Blakeney Point

The Norfolk Coast Path runs right along the nature reserve and is the best place for epic, windswept walks taking in the beautiful coastal views. Plus, there are plenty of lovely pubs locally where you can refuel after walks along the 4-mile-long shingle spit – we’d recommend the gastropub on Blakeney high street.

  • Don’t miss: The famous Blakeney seals – take a boat trip from the harbour to see them for yourself
  • Best conditions: A dry day is perfect for a visit – particularly when it’s clear to make the most of the giant Norfolk skies
  • Facilities: Parking at Morston Quay, Blakeney Quay and Green Way Stiffkey Saltmarshes. Toilets at Morston Quay and Blakeney Quay. Snacks and drinks to take away from Morston Quay.
  • Stay nearby: Honkers | sleeps 6 + 2 dogs

Orford Ness

Orford Ness National Nature Reserve, Suffolk

Both a tranquil nature reserve and a former military testing area, Orford Ness National Nature Reserve has to be experienced to be understood. A visit to this remote shingle spit is made even more special by the fact it can only be accessed by boat – a limited number of tickets are available each day so make sure you arrive early or you’ll miss out. 

Orford Ness

Once on the nature reserve, you can follow trails through marshland and shingle beaches along the coast, explore sites where weapons, including atomic bombs, were once tested and also spy some of the country’s rarest wildlife – it truly is a place like no other.

  • Don’t miss: Take a trip to one of the local smokehouses for a traditional coastal treat.
  • Best conditions: Dry and still, there aren't too many places to shelter or get warm.
  • Facilities: Parking at Riverside car park (not National Trust) and charge for ferry. Toilets opposite the Rangers’ office. Shops, cafes and pubs in Orford, but nothing on the island so bring water and a picnic. Only assistance dogs welcome.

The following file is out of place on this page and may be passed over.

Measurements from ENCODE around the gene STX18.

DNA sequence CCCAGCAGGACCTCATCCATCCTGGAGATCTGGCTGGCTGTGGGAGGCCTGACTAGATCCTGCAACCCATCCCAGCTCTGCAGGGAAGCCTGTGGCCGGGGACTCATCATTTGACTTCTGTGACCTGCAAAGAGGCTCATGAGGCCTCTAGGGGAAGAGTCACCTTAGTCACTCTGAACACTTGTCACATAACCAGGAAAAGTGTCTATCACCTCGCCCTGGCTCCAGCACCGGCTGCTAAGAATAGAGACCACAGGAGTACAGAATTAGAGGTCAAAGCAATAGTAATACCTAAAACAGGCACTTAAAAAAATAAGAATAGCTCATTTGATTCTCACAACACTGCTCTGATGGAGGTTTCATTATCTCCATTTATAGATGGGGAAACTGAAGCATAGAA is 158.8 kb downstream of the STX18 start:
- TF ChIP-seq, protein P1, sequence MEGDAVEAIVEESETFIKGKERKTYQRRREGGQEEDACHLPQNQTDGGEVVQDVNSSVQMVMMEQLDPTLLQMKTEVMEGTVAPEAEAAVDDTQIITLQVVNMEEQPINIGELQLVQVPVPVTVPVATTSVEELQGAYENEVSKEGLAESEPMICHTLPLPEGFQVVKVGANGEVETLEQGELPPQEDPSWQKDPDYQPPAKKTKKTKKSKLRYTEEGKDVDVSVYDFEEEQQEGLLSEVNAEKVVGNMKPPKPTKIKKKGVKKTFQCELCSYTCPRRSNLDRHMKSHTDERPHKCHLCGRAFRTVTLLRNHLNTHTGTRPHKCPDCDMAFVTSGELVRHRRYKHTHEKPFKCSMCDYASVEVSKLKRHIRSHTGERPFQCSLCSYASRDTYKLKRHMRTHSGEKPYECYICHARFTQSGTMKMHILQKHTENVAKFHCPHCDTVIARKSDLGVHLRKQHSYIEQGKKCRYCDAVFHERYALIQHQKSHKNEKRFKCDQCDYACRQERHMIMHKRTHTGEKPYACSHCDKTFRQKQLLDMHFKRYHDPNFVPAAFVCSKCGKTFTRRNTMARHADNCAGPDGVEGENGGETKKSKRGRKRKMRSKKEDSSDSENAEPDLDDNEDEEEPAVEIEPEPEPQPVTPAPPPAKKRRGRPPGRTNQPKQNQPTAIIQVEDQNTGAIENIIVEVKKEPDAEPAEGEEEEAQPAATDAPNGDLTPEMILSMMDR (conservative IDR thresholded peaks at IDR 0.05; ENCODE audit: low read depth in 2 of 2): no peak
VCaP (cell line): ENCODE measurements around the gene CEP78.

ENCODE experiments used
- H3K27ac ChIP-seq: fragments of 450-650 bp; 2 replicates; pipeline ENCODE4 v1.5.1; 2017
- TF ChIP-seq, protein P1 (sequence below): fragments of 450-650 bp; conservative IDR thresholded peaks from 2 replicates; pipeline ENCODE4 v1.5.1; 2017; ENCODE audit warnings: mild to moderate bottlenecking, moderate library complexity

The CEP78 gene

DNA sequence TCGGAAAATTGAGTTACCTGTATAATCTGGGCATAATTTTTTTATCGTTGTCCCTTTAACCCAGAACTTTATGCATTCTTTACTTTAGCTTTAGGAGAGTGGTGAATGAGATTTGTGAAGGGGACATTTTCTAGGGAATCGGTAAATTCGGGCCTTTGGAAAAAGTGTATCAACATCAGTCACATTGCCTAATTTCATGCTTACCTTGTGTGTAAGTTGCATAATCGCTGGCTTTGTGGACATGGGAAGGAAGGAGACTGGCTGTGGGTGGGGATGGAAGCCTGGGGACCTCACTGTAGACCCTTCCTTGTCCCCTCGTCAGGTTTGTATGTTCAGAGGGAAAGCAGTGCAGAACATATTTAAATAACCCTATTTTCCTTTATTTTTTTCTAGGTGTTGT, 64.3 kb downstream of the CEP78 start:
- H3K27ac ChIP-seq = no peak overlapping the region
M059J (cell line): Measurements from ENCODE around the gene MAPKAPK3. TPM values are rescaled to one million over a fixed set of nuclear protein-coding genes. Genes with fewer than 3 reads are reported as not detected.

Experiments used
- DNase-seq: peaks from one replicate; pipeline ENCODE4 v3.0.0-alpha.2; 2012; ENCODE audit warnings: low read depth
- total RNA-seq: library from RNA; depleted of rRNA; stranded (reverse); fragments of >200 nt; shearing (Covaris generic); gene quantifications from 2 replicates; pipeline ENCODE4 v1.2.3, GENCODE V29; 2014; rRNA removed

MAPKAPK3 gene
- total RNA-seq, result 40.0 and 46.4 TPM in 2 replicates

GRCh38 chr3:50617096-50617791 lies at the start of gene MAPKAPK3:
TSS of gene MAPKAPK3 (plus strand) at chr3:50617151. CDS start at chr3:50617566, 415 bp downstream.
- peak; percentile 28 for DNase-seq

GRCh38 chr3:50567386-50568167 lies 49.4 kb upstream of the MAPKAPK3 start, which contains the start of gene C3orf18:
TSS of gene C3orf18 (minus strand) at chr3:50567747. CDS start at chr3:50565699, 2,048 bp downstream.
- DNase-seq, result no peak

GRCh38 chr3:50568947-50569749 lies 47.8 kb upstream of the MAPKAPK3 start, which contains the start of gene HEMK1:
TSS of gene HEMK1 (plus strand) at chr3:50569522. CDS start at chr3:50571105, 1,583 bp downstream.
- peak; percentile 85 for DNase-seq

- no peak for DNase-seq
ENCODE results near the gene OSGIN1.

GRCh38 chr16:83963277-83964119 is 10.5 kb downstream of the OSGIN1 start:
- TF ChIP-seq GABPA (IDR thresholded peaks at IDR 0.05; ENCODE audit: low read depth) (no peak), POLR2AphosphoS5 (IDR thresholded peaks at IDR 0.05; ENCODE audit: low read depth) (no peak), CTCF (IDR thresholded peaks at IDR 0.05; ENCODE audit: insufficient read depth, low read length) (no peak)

• Stay nearby: Daisy’s By The Sea | sleeps 2

Photo credits: @orfordnessnt (bottom)

Wicken Fen National Nature Reserve, Cambridgeshire

Explore the unique fenland landscape at the National Trust’s oldest nature reserve – Wicken Fen National Nature Reserve. The huge expanse of sedge, reedbeds and wetland is home to over 9,000 species, including birds, dragonflies and plants. It’s a tranquil haven where you can roam the boardwalk through meadows and reedbeds and spot wildlife below the water and high in the sky.

Wicken Fen

If you want to get even close to nature, seek out one of the viewing platforms or bird hides where you can admire the wildlife in its natural habitat – a great activity for both adults and kids! And why not finish off a great day out in the great outdoors with a picnic by the waterside?

  • Don’t miss: Spot Highland cattle and Konik ponies – the newest additions to the fen
  • Best conditions: Best visited on a dry day
  • Facilities: Parking, visitor centre, café, picnic areas, bike hire, seasonal boat trips. Baby-changing facilities. Mobility car park, adapted toilets, level route from car park to Burwell Lode. Dogs welcome on leads.
  • Stay nearby: Wheelwrights | sleeps 4

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Photo credits: @space_1999 (bottom)

Map of National Trust properties in the East of England

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Stay with us in the East of England

If you’re feeling inspired to explore the history and heritage of the East of England, take a look at our full collection of cottages. From former fishermen’s houses close to the coast to grand country homes surrounded by sweeping East Anglian fields, we have some of the best self-catering cottages in the area. Or take a look at our full guide to National Trust places in the UK and celebrate the charity’s 125th birthday.

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Disclaimer: Whilst every effort has been made to ensure the accuracy of the information at the time of writing, please ensure you check carefully before making any decisions based on the contents within this article.